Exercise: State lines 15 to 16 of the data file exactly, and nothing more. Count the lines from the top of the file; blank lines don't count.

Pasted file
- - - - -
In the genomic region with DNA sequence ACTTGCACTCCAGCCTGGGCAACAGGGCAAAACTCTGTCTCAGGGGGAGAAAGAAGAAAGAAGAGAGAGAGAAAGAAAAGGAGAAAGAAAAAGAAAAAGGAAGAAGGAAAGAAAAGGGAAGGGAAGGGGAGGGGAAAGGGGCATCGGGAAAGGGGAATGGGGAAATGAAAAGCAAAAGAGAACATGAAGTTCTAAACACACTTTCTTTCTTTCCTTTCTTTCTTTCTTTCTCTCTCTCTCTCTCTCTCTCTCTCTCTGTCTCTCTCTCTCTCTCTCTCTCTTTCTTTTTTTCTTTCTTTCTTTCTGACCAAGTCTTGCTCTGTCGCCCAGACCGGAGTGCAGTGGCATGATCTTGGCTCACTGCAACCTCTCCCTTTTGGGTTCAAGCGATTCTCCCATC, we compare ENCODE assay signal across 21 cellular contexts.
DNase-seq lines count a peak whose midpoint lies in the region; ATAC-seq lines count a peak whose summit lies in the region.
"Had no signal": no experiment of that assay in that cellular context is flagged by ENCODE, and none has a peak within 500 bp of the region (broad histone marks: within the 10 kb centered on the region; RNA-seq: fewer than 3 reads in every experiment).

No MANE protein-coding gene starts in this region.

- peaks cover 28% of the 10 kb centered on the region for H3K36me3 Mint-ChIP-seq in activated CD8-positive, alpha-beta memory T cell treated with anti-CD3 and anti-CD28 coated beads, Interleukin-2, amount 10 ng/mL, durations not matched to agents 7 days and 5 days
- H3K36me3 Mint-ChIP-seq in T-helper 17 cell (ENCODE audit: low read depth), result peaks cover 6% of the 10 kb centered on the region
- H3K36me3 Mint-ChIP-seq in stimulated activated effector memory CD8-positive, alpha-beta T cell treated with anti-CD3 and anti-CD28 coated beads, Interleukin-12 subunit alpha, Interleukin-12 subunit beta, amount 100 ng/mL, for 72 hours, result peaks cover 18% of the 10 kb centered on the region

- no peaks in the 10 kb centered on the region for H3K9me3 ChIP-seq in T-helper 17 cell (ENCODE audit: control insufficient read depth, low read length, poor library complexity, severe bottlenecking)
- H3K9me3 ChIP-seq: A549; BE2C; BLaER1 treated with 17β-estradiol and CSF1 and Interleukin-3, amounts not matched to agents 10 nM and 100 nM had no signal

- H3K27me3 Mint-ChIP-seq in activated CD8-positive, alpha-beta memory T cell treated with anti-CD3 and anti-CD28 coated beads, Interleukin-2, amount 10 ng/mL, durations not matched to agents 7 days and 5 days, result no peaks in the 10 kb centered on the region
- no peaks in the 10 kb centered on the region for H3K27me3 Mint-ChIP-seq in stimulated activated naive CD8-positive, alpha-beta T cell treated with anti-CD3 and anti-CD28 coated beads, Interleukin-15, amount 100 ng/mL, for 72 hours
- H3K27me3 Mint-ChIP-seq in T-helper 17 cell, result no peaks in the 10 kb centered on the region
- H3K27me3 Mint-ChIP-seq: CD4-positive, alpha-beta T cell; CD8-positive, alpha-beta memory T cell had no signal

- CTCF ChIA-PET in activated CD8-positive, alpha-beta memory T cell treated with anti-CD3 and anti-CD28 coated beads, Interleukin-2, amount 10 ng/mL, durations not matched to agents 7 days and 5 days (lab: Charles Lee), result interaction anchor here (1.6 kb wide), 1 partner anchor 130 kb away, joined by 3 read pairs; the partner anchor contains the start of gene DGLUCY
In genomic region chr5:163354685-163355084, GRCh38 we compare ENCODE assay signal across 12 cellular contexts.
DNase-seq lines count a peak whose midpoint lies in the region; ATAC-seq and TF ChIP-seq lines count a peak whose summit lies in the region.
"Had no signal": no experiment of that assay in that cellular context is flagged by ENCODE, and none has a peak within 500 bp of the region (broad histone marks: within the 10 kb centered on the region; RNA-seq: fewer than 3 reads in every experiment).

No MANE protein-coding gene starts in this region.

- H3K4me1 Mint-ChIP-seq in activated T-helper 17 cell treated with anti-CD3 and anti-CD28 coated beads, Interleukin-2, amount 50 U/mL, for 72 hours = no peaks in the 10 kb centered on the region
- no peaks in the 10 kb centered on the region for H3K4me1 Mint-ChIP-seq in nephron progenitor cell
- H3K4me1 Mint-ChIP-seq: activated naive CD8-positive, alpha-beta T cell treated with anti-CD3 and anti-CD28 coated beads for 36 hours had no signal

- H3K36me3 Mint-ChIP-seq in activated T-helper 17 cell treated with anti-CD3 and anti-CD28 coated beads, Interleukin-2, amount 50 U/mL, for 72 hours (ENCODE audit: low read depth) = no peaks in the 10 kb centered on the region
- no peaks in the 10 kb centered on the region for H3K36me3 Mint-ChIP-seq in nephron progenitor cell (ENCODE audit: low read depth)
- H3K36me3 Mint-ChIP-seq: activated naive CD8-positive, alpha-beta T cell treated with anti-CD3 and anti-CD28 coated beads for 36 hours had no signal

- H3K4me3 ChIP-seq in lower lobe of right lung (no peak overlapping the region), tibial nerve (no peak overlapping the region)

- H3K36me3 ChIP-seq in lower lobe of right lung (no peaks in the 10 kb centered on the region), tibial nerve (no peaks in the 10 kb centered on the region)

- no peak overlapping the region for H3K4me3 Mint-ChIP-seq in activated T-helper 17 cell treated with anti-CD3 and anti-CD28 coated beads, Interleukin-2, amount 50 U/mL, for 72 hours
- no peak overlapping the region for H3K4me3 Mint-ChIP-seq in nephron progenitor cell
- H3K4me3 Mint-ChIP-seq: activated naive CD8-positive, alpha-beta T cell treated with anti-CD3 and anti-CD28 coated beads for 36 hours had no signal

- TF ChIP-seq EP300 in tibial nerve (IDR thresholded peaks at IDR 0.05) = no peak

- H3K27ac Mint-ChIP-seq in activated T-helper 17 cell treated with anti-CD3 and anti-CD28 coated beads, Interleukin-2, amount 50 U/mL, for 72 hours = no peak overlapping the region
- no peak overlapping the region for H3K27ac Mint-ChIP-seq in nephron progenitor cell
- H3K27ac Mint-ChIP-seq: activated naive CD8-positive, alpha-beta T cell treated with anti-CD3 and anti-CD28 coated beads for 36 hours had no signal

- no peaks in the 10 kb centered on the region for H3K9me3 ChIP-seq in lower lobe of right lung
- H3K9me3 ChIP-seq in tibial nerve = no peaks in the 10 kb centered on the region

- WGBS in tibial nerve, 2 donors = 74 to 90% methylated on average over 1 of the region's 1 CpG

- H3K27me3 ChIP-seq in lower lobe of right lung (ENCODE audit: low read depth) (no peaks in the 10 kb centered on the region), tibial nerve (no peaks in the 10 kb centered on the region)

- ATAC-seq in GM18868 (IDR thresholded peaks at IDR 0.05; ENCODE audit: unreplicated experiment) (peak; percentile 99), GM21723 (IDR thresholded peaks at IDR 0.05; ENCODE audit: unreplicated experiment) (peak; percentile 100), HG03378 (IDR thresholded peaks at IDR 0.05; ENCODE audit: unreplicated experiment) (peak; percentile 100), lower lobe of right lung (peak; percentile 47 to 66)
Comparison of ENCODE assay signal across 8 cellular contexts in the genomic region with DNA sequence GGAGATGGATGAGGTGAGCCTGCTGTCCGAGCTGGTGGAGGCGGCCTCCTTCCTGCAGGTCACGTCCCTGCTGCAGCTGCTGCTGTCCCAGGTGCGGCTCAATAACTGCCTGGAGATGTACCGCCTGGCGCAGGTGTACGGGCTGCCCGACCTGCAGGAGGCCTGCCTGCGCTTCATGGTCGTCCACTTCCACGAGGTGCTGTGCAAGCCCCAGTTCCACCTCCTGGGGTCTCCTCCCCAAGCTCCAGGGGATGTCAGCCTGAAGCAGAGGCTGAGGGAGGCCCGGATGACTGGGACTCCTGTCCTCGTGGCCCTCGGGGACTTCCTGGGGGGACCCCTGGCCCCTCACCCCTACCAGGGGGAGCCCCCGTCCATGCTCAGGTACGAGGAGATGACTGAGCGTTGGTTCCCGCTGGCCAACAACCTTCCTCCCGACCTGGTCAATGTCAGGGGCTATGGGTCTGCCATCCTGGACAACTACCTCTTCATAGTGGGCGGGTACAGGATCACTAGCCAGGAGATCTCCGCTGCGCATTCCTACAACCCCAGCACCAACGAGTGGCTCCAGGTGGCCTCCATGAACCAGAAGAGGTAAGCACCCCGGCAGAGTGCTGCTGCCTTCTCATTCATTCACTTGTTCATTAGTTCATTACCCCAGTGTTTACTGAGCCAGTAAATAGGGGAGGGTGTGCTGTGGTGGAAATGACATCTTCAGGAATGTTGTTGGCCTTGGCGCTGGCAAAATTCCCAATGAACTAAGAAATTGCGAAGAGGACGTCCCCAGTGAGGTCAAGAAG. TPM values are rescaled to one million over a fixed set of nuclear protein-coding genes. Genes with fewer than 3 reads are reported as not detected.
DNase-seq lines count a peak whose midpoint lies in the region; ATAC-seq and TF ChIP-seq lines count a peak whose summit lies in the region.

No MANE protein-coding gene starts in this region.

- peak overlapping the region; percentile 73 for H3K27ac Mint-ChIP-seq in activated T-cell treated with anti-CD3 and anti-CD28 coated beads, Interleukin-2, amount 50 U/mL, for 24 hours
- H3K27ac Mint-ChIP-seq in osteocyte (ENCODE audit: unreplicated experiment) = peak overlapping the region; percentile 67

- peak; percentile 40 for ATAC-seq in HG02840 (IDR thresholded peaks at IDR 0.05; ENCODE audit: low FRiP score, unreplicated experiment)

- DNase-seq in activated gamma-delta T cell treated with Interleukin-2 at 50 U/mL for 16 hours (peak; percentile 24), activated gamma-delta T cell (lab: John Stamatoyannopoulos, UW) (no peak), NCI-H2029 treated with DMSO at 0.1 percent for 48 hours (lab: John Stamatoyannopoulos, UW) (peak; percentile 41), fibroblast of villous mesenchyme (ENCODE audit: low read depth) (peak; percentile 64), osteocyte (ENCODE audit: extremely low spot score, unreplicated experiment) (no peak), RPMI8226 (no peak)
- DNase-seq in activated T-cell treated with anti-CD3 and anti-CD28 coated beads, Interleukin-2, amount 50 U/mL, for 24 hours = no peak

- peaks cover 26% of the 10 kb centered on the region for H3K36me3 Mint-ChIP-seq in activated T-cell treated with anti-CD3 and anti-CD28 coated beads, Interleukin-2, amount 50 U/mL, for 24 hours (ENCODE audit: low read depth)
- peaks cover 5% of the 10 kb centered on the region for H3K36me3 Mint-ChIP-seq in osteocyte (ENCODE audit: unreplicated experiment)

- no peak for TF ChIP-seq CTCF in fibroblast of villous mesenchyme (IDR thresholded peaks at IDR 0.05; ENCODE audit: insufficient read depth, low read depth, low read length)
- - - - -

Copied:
In genomic region chr5:163354685-163355084, GRCh38 we compare ENCODE assay signal across 12 cellular contexts.
DNase-seq lines count a peak whose midpoint lies in the region; ATAC-seq and TF ChIP-seq lines count a peak whose summit lies in the region.